Flower spotlight: hyacinths
Hyacinths are a boldly colored spring bloom that are native to Israel, Turkey, and other areas of the Mediterranean. The name originated in Greek mythology. Hyacinth blooms are said to have sprung up from the blood of a man named Hyacinth who was killed by Zephyr, the Grecian god of the west wind. The sun god Apollo was throwing a discus, and Zephyr, in a jealous rage, used the power of the west wind to throw it off course. The discus hit and killed young Hyacinth, then the blooms appeared.
Hyacinths have thick, bell-shaped, dense clusters of flowers that run up a tall stalk, and their distinctively sweet-smelling bloom is popular with plant lovers. The showy mid-spring bloom comes in a variety of sizes and shades, including purple, pink, white, red, and blue.
These perennials are primarily gifted as a potted bulb or in a basket or vase and are not generally used as a cut flower. Though they make great indoor plants, hyacinths can sometimes be replanted in a garden. The success of replanting depends almost entirely on the type of bulb and the geographic region.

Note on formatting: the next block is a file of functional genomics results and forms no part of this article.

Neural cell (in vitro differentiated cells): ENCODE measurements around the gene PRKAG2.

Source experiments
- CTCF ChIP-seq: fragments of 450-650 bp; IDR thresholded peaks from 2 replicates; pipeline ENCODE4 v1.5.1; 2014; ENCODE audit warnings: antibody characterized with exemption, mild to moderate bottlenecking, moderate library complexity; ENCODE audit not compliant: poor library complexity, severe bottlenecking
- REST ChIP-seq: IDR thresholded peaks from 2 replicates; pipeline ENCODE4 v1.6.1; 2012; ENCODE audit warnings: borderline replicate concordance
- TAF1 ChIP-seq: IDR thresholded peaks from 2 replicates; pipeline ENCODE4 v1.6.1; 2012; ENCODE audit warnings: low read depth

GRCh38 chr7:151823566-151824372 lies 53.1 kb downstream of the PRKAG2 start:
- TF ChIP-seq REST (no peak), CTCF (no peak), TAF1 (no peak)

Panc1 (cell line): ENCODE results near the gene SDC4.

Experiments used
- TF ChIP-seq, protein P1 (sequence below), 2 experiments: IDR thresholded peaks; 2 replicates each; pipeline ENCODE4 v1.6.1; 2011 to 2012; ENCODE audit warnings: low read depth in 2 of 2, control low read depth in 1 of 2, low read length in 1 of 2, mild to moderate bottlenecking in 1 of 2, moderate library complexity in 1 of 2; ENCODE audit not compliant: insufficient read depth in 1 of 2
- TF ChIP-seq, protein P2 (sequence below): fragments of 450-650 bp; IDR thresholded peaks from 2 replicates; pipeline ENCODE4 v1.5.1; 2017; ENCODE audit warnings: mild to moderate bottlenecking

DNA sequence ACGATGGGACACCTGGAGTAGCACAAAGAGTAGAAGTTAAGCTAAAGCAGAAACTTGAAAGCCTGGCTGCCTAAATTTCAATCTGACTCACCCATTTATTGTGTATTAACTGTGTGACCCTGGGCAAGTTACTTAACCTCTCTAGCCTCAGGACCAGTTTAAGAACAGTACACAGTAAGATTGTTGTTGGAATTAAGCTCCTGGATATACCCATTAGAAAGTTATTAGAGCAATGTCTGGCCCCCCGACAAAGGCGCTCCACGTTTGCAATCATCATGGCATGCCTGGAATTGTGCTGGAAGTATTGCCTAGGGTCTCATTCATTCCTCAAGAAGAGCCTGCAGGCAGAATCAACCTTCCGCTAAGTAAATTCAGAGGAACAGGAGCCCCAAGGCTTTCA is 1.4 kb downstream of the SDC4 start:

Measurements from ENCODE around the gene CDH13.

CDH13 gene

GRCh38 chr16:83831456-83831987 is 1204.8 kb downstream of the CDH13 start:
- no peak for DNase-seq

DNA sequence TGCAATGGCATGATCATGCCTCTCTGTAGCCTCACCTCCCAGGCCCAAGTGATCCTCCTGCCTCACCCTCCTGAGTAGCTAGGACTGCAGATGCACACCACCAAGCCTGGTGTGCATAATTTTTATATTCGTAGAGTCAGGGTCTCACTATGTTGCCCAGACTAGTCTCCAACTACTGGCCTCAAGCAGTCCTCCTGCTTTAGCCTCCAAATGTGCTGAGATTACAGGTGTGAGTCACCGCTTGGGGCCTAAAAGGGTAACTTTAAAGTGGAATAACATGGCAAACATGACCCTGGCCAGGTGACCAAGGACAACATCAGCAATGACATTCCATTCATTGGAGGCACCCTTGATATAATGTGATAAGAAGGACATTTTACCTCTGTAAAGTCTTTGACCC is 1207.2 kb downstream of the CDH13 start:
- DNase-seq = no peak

They need well-drained soil and should be planted in September or October for an early spring bloom time. Though they can be planted at other times during the year, it’s important to get them in the ground before the topsoil freezes in the fall. As they’re growing and forming their root system, it’s helpful to provide some shade and ground cover for protection, but once they’re firmly rooted, they will need lots of sunlight.
A quick warning for anyone handling hyacinth bulbs: their bulbs contain calcium oxalate crystals, which create tiny, sharp spikes that are invisible to the naked eye. These spikes can cause skin irritation, so be sure to wear gloves when handling hyacinth bulbs.
Hyacinths make lovely additions to any home or garden. Just remember that they’re show flowers, so don’t be mad if they steal the spotlight from your other blooms with both their color and their sweet fragrance.